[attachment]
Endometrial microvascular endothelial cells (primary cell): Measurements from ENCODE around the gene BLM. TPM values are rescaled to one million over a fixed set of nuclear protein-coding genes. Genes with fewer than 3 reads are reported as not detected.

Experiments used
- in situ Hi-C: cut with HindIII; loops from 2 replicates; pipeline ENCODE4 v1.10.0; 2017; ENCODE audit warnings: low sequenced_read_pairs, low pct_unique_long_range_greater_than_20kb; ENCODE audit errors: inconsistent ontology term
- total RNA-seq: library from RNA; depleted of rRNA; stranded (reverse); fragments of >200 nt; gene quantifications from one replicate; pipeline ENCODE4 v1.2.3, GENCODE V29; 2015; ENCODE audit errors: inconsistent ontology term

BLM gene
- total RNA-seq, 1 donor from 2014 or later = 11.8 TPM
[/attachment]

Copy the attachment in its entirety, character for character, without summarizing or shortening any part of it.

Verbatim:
Endometrial microvascular endothelial cells (primary cell): Measurements from ENCODE around the gene BLM. TPM values are rescaled to one million over a fixed set of nuclear protein-coding genes. Genes with fewer than 3 reads are reported as not detected.

Experiments used
- in situ Hi-C: cut with HindIII; loops from 2 replicates; pipeline ENCODE4 v1.10.0; 2017; ENCODE audit warnings: low sequenced_read_pairs, low pct_unique_long_range_greater_than_20kb; ENCODE audit errors: inconsistent ontology term
- total RNA-seq: library from RNA; depleted of rRNA; stranded (reverse); fragments of >200 nt; gene quantifications from one replicate; pipeline ENCODE4 v1.2.3, GENCODE V29; 2015; ENCODE audit errors: inconsistent ontology term

BLM gene
- total RNA-seq, 1 donor from 2014 or later = 11.8 TPM